Last week, New Jersey Governor Phil Murphy acted on his vision to make New Jersey a national clean energy leader by signing into law legislation that will help the state achieve its carbon footprint reduction goals and drive new, clean energy options for New Jersey energy consumers. The legislative package will put New Jersey on a path to 90 percent clean power by 2050. A big part of that is preserving the 40 percent of the state’s energy that comes from nuclear power, which will protect 5,800 jobs and save residents and businesses $400 million in electric bills.
How? By recognizing and valuing the environmental attributes of New Jersey’s nuclear power plants, which produce zero emissions and operate 24 hours a day, seven days a week, 365 days a year. These plants power half of New Jersey’s electricity needs and help avoid 14 million metric tons of emissions annually, according to the
. That’s the equivalent of taking 3 million cars off the road.
Prior to the bill’s passage, New Jersey’s energy policies had taken significant strides in advancing and financially incentivizing the adoption of some clean energy sources, such as solar and wind, but they did nothing to fairly value nuclear, which has the same clean attributes. This policy gap made it fiscally challenging to maintain this reliable source of clean power because nuclear plants were not paid for their environmental attributes – and in most other markets,
this remains the case
Now, the New Jersey state legislature and the Governor have enacted a program that compensates nuclear plants for maintaining clean air and reducing New Jersey’s carbon footprint through a zero-emissions certificate (ZEC) program.
The legislation also drives a workforce development initiative aimed at creating thousands of new energy sector jobs across the state. During the press conference where Governor Murphy signed the bills into law, he
applauded Atlantic City Electric’s plan
to launch a $6.5 million workforce development program later this year.
Why It Matters
According to the Brattle Group, if just two of New Jersey’s nuclear power plants – Salem and Hope Creek – shut down, it would cause electricity prices to rise, costing New Jersey families and businesses $400 million more per year for electricity, on average over 10 years. The Brattle Group’s research shows that the state would also see a $585 million increase in carbon dioxide emissions costs and $148 million in sulfur dioxide, nitrogen oxide and particulate matter costs if the Salem and Hope Creek plants closed.
Furthermore, if all of New Jersey’s nuclear power plants went away, the state would lose an industry that contributes nearly $40 million annually in state taxes – funding schools, community services and state agencies – and provides nearly 6,000 direct and indirect jobs, to boot.
Additionally, Governor Murphy understands that when nuclear plants shut down prematurely, they are replaced by fossil fuels, effectively erasing years of environmental progress. Independent environmental organization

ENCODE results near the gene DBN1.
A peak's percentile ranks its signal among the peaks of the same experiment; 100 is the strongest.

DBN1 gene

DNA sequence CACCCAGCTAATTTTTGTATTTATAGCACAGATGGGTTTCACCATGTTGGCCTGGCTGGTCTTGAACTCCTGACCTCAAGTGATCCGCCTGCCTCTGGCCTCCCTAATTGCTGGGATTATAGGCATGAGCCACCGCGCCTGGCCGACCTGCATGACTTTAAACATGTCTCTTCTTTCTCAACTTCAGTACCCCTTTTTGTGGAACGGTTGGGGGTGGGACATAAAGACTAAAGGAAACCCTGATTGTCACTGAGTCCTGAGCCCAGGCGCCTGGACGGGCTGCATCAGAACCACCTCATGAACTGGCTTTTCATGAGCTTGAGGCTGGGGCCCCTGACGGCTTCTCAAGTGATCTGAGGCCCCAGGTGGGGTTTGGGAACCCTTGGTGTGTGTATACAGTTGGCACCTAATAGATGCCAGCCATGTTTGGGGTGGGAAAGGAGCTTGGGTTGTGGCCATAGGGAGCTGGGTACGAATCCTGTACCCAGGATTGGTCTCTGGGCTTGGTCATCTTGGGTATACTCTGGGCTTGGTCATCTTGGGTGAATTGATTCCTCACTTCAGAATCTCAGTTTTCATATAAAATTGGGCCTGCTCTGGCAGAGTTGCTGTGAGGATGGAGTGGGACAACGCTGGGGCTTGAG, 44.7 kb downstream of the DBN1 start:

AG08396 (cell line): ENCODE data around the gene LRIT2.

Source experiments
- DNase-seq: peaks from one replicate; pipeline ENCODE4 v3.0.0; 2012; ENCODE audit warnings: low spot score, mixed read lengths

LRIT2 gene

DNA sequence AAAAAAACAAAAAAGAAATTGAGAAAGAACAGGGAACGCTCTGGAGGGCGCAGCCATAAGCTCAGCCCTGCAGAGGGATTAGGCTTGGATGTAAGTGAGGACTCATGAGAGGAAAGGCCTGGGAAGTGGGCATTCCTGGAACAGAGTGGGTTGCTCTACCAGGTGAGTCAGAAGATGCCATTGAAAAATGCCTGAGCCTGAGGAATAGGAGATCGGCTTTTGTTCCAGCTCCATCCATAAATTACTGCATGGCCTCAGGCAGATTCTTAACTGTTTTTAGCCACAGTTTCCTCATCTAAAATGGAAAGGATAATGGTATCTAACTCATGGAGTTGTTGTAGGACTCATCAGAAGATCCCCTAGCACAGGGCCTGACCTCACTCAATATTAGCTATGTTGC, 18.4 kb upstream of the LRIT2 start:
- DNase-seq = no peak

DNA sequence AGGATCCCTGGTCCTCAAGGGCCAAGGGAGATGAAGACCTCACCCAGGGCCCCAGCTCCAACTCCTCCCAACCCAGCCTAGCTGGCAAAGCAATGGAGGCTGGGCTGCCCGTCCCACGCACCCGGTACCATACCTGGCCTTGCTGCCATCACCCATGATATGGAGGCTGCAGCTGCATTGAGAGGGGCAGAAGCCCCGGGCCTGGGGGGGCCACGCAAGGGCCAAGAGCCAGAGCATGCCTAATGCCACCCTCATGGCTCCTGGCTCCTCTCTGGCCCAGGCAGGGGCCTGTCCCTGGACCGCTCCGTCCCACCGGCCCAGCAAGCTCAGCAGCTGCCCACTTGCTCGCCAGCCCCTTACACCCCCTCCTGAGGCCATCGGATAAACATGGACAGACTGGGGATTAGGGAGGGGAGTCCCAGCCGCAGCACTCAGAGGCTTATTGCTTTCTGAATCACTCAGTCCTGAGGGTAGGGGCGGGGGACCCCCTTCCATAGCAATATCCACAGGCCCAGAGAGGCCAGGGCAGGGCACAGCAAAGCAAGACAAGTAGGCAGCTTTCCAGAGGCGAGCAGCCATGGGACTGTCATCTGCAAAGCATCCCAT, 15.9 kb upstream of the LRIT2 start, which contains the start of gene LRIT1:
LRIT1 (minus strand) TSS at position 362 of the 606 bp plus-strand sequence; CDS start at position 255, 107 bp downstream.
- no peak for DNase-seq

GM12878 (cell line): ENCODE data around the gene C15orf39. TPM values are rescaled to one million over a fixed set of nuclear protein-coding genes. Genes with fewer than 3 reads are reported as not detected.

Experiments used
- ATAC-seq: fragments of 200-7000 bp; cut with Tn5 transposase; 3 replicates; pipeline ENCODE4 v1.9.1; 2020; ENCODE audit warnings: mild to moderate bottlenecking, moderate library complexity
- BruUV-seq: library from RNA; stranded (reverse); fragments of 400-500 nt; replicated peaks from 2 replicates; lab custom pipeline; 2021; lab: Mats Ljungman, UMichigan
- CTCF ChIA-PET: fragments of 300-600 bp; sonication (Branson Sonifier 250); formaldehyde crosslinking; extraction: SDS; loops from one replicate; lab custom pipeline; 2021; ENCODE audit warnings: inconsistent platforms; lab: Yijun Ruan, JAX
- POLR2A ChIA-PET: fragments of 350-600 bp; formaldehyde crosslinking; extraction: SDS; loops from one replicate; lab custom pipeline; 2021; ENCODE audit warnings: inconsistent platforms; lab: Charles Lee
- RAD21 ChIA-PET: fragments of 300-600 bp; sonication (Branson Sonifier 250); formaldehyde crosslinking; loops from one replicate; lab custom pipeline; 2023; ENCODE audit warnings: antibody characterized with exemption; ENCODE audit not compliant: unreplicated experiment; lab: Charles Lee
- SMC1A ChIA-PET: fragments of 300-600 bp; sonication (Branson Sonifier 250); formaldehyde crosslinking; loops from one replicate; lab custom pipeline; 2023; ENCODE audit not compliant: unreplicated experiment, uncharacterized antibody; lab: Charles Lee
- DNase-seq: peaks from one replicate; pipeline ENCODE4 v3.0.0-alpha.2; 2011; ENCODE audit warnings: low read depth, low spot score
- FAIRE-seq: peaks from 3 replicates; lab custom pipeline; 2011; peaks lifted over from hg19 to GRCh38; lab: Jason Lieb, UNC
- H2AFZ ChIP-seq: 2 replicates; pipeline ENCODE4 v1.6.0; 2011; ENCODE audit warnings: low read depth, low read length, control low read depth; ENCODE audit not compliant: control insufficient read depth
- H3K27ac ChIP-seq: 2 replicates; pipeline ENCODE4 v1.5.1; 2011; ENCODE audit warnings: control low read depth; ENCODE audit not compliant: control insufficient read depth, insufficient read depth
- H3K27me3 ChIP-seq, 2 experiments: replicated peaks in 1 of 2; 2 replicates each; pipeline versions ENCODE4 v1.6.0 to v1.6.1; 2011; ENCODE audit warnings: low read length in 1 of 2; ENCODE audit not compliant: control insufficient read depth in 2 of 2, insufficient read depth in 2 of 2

found that if a 1,000-megawatt nuclear plant retired, it could lead to an increase of between 2 million and more than 5 million metric tons of carbon dioxide being emitted into the air each year, depending on the retiring plant’s location. New Jersey would need to take more than a million cars off the road to offset that much additional carbon dioxide.
How It Works
The Board of Public Utilities (BPU) will have strict oversight of the ZEC program to ensure it operates fairly and with New Jerseyans’ best interests at heart. Only the BPU can approve qualifying plants for the program, after a thorough review – including a review of each plant’s finances to ensure their financial need. To be eligible, each plant must make a significant contribution to the state’s air quality, and the plant owners must demonstrate that the state would have a substantially more difficult time meeting its air pollution reduction requirements if the plants shut down.
Additional protections include:
A certification of retirement: To be eligible to enroll in the ZEC program, a nuclear plant must certify that it will shut down if the BPU does not select it.
Funding caps: The amount of credits an approved plant can receive is capped, and any excess funds will be returned to New Jersey consumers.
BPU verification: The BPU can reduce future ZEC pricing if it finds it necessary to ensure affordability, assuming the reduced charge will still meet the state’s objectives.
Defined time periods: A plant can only qualify for ZECs for an initial three-year period and then must reapply every three years.
Performance reviews: An approved nuclear plant must meet performance obligations or risk having to repay any ZEC funding it has received.
An anti-double dipping clause: The ZEC program stipulates that the amount that a nuclear plant receives will be reduced if the plant is receiving compensation under any other state or federal program for its environmental or resilience attributes.
Governor Murphy also signed another bill that enhances the state’s renewable energy portfolio standards, supports additional solar and off-shore wind development and calls for the analysis of energy storage opportunities across the state. The law also includes new and aggressive targets for energy efficiency savings, all while maintaining affordability for New Jersey’s energy consumers.
Combined, the package not only supports the ongoing viability of the Salem nuclear power plant, of which Exelon owns a minority share, but also the 550,000 customers powered by
Atlantic City Electric
, one of Exelon’s six energy delivery companies.